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    • I love bringing mindful awareness to my walls too Suzi! Bringing attention to the most mundane can be quite surprising, and entertaining ☺️ Thanks for sharing xo

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  4. I was really amazed when I entered this journey just how many times…how many things I did in a day that I paid absolutely no mind to. Some things were small…and then there were times I would completely miss 3 miles while driving!! No awareness at all during those miles…and that is/was very scary to me. I love your post, Val. And I continue to work on being in the moment…really showing up…being present….every single day. Much love to you β™‘

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  5. I like the thought of starting small at more easily assimilated rituals, as moments will add up. My morning tea is in quiet thought, looking outside, sitting in the sun if there is any(!). My pets are good ‘guardians of being’ as Eckhard Tolle calls them. Whenever one of them approaches me (which is often!) I stop what I am doing and give them my full attention, appreciating everything about them, thanking them for being in my life. I need to do this more with the people in my life (I do it, just not as often). Chatter can be very distracting! πŸ˜‰

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  6. Such an important post on mindfulness. It seems so simple…yet. You have a lovely blog, and I’ve seen your comments so many times on some of my favorites, Val. I was long overdue to take a look here…and what a delight it is. Thank you. πŸ’– Van

    p.s. My daughter gave up a promising tech career to study and teach yoga. It came from a conversation about “what would you really like to do with your life? ” as I was taking her to the train back to NYC. I’m very proud of her. ☺

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    • So glad you enjoyed it Carol! Start small and keep going – simply becoming more aware of your thoughts, feelings and body as you go about your daily. It has changed my life for good! (Pun intended πŸ˜‰

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  7. Wonderful simple reminders here Val of Mindfulness.. I loved them.. πŸ™‚ I put bird seeds out in the morning.. and watch from my kitchen window as I wash dishes and prepare meals, The Wonder of Nature … and I am blessed by many birds visiting..
    Loved this post.. and yes there are many ways we can meditate without sitting in silence.. πŸ™‚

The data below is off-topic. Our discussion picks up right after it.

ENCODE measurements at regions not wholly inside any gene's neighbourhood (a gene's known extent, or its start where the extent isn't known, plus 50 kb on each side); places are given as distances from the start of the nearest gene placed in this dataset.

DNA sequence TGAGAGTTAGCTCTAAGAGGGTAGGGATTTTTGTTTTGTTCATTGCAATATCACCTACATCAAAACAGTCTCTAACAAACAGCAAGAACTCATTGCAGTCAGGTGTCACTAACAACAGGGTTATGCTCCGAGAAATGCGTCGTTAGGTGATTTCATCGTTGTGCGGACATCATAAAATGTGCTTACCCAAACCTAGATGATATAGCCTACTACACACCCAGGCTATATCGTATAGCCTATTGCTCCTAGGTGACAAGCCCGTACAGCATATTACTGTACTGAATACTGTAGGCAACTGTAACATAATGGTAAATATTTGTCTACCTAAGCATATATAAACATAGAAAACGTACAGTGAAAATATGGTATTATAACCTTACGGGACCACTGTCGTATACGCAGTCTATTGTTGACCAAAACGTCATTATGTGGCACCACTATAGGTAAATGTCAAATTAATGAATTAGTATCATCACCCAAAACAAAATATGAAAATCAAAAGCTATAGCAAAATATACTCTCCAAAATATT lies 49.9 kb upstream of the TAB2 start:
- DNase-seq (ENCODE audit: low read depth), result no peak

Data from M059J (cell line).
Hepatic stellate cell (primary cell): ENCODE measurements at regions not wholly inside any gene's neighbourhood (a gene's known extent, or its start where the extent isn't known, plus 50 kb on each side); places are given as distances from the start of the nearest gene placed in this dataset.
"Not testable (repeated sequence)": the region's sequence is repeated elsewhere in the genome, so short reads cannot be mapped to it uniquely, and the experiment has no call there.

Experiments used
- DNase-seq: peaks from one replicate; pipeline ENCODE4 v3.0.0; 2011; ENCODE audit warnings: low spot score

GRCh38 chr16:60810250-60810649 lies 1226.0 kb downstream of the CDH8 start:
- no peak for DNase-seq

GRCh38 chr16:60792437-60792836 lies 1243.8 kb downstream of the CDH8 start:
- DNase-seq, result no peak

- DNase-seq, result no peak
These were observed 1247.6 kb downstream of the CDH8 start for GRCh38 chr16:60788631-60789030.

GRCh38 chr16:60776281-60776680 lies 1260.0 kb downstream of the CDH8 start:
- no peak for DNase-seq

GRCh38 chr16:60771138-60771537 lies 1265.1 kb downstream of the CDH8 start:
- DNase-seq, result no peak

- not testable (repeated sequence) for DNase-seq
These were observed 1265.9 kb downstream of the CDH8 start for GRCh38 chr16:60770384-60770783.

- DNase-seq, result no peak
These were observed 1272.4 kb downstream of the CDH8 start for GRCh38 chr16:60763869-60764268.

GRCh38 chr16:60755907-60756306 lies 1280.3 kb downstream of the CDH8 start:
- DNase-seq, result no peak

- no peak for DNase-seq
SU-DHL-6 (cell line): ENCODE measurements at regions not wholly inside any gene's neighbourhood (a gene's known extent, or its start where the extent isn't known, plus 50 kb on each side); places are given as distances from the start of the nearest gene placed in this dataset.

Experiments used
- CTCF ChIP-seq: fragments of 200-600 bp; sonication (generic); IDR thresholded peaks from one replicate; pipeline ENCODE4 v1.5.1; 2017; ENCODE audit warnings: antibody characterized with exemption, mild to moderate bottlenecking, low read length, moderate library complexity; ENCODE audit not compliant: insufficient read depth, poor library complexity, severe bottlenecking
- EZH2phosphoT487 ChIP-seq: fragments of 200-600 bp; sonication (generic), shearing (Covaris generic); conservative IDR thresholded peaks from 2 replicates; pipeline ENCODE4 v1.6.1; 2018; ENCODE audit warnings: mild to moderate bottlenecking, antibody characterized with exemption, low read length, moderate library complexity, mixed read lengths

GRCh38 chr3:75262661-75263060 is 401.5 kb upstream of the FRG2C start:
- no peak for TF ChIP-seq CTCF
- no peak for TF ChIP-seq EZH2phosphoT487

Love and Blessings and have a great rest of your day/evening.. Sue ❀

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  8. Thanks for this most excellent & useful post, Val. Many good suggestions here. I was thinking lately about forgetfulness. I am not forgetful (or becoming more so), I am must not paying adequate attention to the boring day-to-day activities. Hmmm, I think I see a miraculous cure coming on.

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  9. Fantastic piece. I mix yoga and meditation regularly. They are such different practices and yet yield very similar, centering, calming results. I have been working at mindful hiking, too, which is again, wholly different and yet produces that same extraordinary connected feeling. I’m less good at mindful eating, which would be so good for me, but that piece of chocolate is gone before I’ve even remembered I meant to savor it. Wonderful read, my friend.

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  10. Wonderful post, Val! I loved learning about your rituals. I’ve always had my walks, but now that I am very busy and can’t go out as often, I will need some simpler ones to focus on. Thank you!

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  11. Val I love this post, for someone like me meditation is has always been the challenging part of yoga. But as I age I am getting better at it, although I do not do it every day. But when I take my morning walk I am mindful of every step I take, grounding my feet and thoughts, like I am connected to the earth. I am thankful for every day and just breathe in the serenity of the dawn. I love your morning rituals and how you open the door and take a deep breath in. I guess the more I practice, I may get there. I also enrolled in the next Deepak Chopra’s online seminar β€œSacred Momentum: The Divine Method to Creating Your Best Year Yet. I enjoyed the meditation seminar last year too.